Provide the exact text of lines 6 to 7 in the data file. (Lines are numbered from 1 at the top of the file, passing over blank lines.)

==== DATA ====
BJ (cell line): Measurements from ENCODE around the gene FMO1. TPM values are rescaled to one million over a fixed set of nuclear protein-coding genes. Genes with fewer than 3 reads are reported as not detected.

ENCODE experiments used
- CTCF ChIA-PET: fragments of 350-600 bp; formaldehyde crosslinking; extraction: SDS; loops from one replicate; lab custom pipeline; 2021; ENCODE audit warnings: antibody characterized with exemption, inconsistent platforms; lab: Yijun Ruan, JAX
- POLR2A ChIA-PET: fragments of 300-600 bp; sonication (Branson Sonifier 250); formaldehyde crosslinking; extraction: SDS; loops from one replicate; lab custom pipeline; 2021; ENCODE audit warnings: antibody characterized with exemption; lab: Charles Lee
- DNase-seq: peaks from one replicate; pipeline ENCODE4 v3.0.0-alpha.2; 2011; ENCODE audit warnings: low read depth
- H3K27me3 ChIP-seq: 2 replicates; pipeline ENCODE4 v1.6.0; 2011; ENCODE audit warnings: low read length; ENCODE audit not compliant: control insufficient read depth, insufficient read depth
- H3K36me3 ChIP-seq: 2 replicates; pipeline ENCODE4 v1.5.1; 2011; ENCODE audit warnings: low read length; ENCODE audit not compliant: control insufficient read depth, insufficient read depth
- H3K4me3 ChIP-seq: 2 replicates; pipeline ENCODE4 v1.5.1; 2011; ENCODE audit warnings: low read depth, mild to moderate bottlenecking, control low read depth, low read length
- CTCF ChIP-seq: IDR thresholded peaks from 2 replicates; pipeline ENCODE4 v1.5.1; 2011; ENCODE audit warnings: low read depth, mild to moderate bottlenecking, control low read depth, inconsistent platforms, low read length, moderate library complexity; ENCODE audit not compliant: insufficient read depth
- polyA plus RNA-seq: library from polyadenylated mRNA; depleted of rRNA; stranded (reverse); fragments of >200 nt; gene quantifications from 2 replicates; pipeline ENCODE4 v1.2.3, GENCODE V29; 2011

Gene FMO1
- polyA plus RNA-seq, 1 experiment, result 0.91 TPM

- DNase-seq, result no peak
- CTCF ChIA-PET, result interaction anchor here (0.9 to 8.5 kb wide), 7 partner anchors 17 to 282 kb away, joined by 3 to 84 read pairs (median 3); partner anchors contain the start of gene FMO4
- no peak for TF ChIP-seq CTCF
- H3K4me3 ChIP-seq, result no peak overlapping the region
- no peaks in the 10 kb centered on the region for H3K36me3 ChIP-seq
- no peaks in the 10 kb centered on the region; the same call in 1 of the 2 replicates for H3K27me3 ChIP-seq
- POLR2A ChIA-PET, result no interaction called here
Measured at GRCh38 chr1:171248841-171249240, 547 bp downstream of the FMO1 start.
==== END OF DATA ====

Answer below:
- H3K27me3 ChIP-seq: 2 replicates; pipeline ENCODE4 v1.6.0; 2011; ENCODE audit warnings: low read length; ENCODE audit not compliant: control insufficient read depth, insufficient read depth
- H3K36me3 ChIP-seq: 2 replicates; pipeline ENCODE4 v1.5.1; 2011; ENCODE audit warnings: low read length; ENCODE audit not compliant: control insufficient read depth, insufficient read depth